If you really don’t think the children should have to do something their mother told them to do, take it up with her. Find out what was behind her request or disciplinary strategy. If it’s not a strategy you use in your home, talk to the children about how you handle similar situations at your house. Explain the differences in the approach each of you has taken, helping your children see the outcome of their choices and the effect it has on them regardless of the house in which they reside.

Divorce does not have to be a devastating end to your family. It marks the beginning of a new family for you and your children. Focus on creating a new life together. Hold on to some of the traditions of the past and look for opportunities to create new traditions, new routines, and a new-found joy in being together. Show your children how to divorce gracefully by eliminating the seven worst things you can say to them during a divorce.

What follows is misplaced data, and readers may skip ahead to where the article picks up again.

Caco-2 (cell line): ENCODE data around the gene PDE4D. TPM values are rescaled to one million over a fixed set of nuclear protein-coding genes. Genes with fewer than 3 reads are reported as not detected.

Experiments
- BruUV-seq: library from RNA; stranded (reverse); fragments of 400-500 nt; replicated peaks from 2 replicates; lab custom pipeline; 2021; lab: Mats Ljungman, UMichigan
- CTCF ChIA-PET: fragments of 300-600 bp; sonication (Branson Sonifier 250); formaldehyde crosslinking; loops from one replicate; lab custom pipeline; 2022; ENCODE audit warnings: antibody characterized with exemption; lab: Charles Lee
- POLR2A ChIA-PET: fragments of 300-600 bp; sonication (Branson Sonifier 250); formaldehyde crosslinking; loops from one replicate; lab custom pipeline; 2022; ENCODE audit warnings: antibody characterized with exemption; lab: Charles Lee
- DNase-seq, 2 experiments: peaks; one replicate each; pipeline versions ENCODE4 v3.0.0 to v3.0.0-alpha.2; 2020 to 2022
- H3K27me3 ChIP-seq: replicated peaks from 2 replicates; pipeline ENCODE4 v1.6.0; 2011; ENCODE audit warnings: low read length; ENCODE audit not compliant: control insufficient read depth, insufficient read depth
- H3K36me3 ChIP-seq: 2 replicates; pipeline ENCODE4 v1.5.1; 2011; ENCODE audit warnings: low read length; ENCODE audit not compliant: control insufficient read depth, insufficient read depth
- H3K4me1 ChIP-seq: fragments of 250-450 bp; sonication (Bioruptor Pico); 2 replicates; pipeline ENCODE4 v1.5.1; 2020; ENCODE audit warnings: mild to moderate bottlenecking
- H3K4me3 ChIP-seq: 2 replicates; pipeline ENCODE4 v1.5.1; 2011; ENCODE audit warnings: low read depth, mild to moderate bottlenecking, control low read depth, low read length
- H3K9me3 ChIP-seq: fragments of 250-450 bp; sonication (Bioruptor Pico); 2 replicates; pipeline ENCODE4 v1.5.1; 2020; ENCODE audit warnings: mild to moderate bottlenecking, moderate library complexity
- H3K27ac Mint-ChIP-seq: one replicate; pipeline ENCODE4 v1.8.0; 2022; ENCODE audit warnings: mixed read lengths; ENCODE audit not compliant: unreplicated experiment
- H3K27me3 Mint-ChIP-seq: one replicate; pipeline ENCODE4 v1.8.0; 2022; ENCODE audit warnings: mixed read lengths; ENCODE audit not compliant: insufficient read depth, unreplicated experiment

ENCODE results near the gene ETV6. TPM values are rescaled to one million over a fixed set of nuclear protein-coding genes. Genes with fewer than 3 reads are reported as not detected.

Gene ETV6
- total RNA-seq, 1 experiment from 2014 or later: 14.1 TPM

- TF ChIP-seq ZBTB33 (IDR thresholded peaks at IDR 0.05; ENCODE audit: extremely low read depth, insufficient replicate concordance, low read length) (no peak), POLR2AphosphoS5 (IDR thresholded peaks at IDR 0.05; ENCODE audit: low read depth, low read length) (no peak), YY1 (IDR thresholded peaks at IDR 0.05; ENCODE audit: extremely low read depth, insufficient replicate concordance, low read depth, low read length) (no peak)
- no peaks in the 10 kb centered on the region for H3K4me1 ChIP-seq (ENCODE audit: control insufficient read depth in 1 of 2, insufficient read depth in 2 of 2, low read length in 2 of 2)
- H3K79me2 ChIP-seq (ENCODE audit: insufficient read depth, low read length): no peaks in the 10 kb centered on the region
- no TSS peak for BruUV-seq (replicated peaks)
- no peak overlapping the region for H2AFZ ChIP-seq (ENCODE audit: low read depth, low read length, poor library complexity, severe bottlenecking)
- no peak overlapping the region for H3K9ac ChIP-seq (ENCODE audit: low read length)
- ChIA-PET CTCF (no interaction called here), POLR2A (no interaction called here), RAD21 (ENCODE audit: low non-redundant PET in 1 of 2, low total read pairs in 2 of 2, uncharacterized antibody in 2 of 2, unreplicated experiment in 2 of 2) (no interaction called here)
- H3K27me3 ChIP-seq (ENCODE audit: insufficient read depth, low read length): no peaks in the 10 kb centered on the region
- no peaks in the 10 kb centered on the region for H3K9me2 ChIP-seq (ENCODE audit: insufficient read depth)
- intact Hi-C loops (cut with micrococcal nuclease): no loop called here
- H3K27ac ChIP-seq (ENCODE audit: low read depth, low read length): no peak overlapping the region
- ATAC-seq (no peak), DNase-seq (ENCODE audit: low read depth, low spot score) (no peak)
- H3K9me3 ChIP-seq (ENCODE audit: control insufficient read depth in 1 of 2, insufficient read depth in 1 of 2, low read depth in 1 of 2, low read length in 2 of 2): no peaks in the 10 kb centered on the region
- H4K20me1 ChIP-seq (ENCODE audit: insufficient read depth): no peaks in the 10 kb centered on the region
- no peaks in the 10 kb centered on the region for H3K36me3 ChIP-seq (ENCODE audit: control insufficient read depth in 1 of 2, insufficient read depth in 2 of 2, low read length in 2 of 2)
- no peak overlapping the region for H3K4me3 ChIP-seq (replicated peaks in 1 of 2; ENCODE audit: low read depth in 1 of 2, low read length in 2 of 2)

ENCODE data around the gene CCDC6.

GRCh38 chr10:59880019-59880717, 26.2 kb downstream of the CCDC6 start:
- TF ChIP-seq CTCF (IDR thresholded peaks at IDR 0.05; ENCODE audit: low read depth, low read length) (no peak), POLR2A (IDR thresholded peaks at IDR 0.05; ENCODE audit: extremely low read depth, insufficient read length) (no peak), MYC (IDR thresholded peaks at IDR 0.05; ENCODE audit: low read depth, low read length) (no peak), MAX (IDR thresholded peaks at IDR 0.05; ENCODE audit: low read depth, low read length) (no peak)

About Chick Moorman and Thomas Haller

Chick Moorman and Thomas Haller are the authors of The 10 Commitments: Parenting with Purpose. They also publish a free e-mail newsletter for parents and another for educators. Subscribe to them when you visit or Chick Moorman and Thomas Haller are two of the world’s foremost authorities on raising responsible, caring, confident children. For more information about how they can help you or your group meet your parenting needs, visit their websites today.